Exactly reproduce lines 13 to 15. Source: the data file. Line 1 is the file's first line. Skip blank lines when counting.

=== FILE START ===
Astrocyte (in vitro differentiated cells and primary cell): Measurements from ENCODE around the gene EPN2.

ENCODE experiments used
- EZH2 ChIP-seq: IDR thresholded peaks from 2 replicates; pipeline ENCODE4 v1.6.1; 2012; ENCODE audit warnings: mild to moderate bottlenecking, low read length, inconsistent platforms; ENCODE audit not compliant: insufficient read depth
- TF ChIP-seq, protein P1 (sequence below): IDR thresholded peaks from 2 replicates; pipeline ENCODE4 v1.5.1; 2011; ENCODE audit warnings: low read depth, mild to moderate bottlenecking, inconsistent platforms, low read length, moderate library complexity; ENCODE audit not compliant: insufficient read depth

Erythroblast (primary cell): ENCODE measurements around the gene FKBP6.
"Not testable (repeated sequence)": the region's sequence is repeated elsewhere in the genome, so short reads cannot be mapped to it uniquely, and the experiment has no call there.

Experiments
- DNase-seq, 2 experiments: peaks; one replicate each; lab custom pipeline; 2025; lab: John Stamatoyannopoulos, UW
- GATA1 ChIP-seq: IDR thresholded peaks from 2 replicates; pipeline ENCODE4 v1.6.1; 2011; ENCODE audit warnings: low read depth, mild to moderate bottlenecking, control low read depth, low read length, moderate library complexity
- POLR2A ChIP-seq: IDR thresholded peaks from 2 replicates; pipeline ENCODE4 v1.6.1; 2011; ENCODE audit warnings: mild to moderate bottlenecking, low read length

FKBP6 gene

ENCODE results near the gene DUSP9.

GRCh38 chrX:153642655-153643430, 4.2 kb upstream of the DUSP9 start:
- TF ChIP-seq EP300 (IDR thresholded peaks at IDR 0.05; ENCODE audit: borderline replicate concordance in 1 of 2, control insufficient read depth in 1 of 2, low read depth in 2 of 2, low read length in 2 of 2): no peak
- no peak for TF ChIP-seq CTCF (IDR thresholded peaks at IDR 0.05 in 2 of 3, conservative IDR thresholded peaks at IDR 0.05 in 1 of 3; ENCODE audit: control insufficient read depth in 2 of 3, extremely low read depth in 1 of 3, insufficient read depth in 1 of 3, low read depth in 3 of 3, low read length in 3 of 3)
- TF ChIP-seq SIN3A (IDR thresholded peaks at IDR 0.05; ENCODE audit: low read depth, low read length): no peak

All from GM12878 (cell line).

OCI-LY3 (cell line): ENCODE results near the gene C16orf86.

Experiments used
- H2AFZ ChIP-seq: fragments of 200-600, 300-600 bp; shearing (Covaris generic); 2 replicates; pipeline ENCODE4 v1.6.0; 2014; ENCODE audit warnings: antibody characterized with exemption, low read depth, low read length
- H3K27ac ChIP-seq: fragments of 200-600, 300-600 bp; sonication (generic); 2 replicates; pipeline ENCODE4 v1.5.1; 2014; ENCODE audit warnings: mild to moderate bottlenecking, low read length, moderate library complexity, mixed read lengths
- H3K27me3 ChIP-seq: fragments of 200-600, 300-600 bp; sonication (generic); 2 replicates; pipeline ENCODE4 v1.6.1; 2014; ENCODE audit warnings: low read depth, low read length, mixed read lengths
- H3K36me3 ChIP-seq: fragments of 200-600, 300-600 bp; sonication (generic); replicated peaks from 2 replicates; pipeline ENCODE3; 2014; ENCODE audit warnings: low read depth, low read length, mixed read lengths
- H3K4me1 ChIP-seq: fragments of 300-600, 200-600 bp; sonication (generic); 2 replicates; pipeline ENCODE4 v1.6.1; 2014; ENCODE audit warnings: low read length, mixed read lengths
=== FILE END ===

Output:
GRCh38 chrX:153642655-153643430, 4.2 kb upstream of the DUSP9 start:
- TF ChIP-seq EP300 (IDR thresholded peaks at IDR 0.05; ENCODE audit: borderline replicate concordance in 1 of 2, control insufficient read depth in 1 of 2, low read depth in 2 of 2, low read length in 2 of 2): no peak
- no peak for TF ChIP-seq CTCF (IDR thresholded peaks at IDR 0.05 in 2 of 3, conservative IDR thresholded peaks at IDR 0.05 in 1 of 3; ENCODE audit: control insufficient read depth in 2 of 3, extremely low read depth in 1 of 3, insufficient read depth in 1 of 3, low read depth in 3 of 3, low read length in 3 of 3)